C W Stoneking
Rich Man's Blues / Maggie Mae
Evangelist EVS002

Stoneking cut this great single in less than a hour at Lewis Durham studio. A side is a new version of his own composition that first appeared on his debut album and the B-side is a cover of the traditionnal Maggie Mae that first appeared on a cd "Let It Be Revisited" going with the magazine Mojo in UK.
This is a very limited edition.

  Jungle Blues
King Hokum Records KHR-02
Jungle Blues - Talkin' Lion Blues - Jungle Lullaby - Brave Son Of America - Jailhouse Blues - Housebound Blues - I Heard The Marchin' Of The Drum - The Love Me Or Die - Early In The Mornin - The Greatest Liar
"Jungle blues" marks the return of CW Stoneking two years after "King Hokum". The title track, featuring the Primitive Horn Orchestra (trumpet, trombone, clarinet, alto, tenor, and baritone saxophones, sousaphone, piano, harmonium, drums and double bass), sounds like an impromptu jam between Emmett Miller and Duke Ellington's jungle jazz. Stonekings repeats in interviews that this is based upon a true story, maybe, who knows, but don't forget that the last song of this album, is called "The Greatest Liar" . The next song is a fable about a trial, a talkin' Lion and a judge who's a monkey (I let you guess what happens to the narrator). It opens with chords from the French popular song of the 30's "Parlez Moi D'Amour" and evolves into a Jimmie Rodgers / Cliff Carlisle blues with yodel and spare instrumentation. "Jungle lullaby" comes next, but this lullaby keeps you wide awake in awe. Imagine a cross betwen Jimmie Rodger's Prairie Lullaby and the best sides of Leon Redbone from his "Double Time era like "If We Never Meet Again This Side Of Heaven" with beautiful strings arrangement. The Primitive Horn Orchestra returns on "Brave Son Of America" the sole cover of the album  from the pen of the self crowned "king of Calypso" : Wilmoth Houdini. Though it can seem odd to hear an Aussie singing about an American general of the fourties, Stoneking's talent makes you accept that without any hesitation. "Jailhouse Blues" is a sad country blues that Stonekings sings alone with his guitar. The talented Kristy Fraser, Stoneking's partner and already present on King Hokum, complains about her man who's never home, drinking and singing, while she swaps the floor and changes the dappers on Housebound Blues in the style of the great blues/jazz female singer of the early 20's. The spirit (the ghost?) of New Orleans floats upon "I Heard The Marching Of The Drums", a haunting jazz song with a martial beat and a funeral feel. Back to Calypso with the sinister "Love Me Or Die", a sad tale about a bad hoodoo. Imagine Sam Manning's style of Calypso jazz with a spooky side. "Early In The Morning" evokes both Robert Johnson and Tom Waits' "Murder In The Red Barn". The album ends on a lighter note with a talkin' blues about the "Greatest Liar" who "while servin in the Armed Force (...) was wounded at the Battle Of Hastings. That was back round ten sixrty six, in the morning".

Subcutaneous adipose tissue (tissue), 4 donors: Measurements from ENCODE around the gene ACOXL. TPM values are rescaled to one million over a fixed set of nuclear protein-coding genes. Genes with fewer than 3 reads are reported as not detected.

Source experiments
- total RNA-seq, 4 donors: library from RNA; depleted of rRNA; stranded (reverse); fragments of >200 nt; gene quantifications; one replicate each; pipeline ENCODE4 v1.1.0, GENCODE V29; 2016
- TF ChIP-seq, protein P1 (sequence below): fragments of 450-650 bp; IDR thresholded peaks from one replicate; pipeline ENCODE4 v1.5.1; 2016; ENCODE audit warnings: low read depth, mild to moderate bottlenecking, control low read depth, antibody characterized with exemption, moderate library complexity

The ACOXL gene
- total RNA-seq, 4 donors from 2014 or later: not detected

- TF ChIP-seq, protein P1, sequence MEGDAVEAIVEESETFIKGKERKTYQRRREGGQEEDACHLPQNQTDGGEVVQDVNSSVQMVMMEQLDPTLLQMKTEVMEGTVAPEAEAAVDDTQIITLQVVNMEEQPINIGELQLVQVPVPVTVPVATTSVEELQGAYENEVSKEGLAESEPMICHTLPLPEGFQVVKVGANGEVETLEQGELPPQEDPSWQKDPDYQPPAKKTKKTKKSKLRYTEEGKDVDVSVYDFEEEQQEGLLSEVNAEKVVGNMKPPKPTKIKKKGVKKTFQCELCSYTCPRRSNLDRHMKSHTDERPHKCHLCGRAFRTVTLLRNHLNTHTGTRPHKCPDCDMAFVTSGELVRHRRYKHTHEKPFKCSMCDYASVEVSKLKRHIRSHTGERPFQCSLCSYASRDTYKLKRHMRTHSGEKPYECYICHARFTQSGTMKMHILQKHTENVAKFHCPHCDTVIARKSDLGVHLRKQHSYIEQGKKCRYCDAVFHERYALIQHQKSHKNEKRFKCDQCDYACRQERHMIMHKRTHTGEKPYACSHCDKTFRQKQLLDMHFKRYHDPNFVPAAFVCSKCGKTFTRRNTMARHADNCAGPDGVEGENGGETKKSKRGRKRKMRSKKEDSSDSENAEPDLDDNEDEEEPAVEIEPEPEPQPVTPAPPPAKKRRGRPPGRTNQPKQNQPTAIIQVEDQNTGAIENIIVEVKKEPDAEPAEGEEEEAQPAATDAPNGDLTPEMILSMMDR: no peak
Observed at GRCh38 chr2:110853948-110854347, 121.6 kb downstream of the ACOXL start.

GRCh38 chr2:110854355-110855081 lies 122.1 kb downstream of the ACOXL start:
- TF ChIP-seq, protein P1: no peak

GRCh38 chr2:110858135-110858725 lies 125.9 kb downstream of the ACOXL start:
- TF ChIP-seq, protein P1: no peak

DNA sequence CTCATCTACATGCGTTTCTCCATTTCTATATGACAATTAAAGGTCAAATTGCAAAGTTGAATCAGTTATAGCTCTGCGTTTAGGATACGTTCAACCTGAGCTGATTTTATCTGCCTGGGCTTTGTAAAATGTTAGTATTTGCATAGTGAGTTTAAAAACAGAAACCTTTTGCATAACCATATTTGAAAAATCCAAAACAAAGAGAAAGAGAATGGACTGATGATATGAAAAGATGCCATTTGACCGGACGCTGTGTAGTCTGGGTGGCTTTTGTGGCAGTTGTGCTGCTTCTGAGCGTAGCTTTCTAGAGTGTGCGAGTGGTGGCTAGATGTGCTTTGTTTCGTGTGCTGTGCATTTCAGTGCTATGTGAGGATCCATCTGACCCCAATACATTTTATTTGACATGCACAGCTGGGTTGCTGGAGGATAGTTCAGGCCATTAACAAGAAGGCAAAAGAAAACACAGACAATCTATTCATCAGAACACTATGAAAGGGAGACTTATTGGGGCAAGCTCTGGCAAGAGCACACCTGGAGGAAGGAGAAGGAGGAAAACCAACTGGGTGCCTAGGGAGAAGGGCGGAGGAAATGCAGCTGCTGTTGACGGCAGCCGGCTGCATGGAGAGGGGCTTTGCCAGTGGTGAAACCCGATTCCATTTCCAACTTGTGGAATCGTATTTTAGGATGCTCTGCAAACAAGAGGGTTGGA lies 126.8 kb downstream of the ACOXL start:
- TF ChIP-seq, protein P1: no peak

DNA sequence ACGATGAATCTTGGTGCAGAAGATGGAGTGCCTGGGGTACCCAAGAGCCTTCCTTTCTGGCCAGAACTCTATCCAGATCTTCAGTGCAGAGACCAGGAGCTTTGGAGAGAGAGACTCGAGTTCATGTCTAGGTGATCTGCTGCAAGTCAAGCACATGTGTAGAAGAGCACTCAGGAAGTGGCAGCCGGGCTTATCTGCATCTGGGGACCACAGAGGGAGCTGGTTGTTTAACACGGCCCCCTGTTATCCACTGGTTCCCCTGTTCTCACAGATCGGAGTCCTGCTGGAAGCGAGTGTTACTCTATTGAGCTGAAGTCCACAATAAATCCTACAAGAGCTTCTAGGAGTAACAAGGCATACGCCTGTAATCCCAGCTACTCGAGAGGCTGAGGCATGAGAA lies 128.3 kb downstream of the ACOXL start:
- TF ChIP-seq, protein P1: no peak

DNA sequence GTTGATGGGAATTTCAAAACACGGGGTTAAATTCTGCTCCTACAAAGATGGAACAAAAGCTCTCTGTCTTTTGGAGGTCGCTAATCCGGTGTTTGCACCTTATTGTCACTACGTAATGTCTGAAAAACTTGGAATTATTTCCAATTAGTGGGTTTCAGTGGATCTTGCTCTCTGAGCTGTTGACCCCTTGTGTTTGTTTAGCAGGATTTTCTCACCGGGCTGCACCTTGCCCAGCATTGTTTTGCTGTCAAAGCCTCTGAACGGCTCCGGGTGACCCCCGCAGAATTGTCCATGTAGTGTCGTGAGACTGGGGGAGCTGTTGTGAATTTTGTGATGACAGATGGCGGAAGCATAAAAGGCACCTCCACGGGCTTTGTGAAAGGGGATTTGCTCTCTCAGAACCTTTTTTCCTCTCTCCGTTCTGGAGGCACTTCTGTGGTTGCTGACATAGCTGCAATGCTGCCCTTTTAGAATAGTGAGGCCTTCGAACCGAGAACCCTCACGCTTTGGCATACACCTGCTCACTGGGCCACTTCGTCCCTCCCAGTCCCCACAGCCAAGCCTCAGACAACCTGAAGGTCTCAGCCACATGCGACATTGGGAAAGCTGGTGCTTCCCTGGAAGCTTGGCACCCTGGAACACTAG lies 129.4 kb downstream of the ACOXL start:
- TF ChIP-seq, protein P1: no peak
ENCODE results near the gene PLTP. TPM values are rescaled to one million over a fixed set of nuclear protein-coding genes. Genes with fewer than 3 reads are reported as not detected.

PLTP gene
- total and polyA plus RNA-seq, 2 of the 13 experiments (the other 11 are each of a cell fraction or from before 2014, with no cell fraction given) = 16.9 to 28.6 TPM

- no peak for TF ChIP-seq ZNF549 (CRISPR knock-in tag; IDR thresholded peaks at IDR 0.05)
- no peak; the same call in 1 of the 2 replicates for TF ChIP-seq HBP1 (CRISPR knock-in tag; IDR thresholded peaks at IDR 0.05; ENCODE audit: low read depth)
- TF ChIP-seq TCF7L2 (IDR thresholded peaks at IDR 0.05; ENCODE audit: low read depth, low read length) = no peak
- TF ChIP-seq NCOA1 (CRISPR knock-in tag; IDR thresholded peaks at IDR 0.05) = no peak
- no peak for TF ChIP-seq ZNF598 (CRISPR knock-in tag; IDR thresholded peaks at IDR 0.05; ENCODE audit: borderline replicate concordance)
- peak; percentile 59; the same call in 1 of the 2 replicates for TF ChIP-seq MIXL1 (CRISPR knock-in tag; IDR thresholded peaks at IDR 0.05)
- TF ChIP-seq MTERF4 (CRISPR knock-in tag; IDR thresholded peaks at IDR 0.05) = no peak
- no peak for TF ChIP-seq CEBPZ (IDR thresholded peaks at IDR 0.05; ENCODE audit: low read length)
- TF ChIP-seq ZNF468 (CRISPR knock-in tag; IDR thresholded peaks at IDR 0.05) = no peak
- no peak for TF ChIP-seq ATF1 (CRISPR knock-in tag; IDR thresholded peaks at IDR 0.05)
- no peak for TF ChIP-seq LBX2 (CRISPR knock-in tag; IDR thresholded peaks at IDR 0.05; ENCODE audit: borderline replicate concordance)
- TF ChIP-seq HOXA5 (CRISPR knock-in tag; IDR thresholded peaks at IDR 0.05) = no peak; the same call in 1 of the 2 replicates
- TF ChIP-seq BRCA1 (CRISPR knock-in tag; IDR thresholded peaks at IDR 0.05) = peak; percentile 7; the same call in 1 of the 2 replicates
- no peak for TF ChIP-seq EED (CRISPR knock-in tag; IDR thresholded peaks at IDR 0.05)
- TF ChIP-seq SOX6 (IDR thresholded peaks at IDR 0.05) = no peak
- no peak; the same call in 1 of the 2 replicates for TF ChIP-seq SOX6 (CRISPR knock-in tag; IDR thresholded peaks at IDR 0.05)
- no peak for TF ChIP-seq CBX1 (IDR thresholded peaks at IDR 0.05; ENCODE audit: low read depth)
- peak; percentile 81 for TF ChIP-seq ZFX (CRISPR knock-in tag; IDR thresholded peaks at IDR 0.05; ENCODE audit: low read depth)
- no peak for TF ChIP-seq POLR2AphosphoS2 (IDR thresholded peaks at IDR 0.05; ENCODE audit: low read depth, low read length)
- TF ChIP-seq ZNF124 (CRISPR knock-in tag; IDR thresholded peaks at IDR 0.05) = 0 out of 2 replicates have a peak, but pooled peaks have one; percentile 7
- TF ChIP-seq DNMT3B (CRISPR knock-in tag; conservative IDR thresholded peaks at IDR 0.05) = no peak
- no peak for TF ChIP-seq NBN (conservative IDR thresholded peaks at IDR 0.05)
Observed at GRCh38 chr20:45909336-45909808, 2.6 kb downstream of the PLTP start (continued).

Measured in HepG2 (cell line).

If you're wise, you'll quickly get this 10 little nugget of pre-war inspired music by one of the most authentic musician of today.

Fred "Virgil" Turgis